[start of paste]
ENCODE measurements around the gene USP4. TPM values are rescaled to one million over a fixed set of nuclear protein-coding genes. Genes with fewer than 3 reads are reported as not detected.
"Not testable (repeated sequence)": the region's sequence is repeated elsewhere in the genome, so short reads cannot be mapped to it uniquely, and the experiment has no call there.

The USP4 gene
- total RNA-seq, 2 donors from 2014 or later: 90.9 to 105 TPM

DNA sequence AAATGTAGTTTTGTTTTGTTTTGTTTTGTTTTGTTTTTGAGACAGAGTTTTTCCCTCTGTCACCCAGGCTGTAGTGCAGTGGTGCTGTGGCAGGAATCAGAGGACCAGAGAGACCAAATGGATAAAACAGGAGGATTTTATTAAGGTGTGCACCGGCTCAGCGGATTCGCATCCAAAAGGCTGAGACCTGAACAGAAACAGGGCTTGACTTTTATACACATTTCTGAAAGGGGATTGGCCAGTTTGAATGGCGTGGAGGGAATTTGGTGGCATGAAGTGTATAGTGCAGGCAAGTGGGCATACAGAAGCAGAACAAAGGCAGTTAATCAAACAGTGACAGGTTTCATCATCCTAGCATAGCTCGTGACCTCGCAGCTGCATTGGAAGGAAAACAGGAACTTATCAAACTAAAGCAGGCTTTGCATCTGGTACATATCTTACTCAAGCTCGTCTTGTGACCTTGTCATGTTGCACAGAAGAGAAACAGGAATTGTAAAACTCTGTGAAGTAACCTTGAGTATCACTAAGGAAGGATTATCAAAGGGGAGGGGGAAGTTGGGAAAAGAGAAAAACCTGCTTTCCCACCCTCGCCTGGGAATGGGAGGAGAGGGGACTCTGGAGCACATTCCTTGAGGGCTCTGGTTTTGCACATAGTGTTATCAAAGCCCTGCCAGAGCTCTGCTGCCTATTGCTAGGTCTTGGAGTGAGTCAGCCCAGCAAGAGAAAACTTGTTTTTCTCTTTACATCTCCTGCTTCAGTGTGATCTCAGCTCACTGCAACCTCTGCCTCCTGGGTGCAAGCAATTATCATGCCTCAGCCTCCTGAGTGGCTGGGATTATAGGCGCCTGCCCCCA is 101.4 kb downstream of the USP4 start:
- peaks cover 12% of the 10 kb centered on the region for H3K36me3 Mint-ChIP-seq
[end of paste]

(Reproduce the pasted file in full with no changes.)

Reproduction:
ENCODE measurements around the gene USP4. TPM values are rescaled to one million over a fixed set of nuclear protein-coding genes. Genes with fewer than 3 reads are reported as not detected.
"Not testable (repeated sequence)": the region's sequence is repeated elsewhere in the genome, so short reads cannot be mapped to it uniquely, and the experiment has no call there.

The USP4 gene
- total RNA-seq, 2 donors from 2014 or later: 90.9 to 105 TPM

DNA sequence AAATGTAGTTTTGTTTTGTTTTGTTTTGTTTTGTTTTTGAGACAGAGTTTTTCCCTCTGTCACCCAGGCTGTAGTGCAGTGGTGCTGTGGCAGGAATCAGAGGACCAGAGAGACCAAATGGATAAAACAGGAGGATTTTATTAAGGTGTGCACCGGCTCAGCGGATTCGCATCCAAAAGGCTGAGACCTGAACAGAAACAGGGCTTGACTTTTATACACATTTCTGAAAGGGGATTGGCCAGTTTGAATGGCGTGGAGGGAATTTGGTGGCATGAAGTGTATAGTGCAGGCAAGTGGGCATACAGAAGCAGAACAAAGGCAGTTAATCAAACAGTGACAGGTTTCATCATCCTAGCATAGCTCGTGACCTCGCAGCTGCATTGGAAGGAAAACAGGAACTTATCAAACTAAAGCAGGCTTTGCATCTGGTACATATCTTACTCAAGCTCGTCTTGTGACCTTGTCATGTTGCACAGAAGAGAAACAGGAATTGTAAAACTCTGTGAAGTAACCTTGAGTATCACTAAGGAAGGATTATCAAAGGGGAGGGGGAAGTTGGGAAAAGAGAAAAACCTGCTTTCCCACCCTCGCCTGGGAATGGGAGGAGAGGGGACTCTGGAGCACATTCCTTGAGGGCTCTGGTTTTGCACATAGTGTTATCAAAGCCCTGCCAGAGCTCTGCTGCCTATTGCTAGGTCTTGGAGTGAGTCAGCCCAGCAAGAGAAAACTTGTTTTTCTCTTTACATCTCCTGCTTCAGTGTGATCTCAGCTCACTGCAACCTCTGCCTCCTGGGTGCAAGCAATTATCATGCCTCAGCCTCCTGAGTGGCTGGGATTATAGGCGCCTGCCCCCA is 101.4 kb downstream of the USP4 start:
- peaks cover 12% of the 10 kb centered on the region for H3K36me3 Mint-ChIP-seq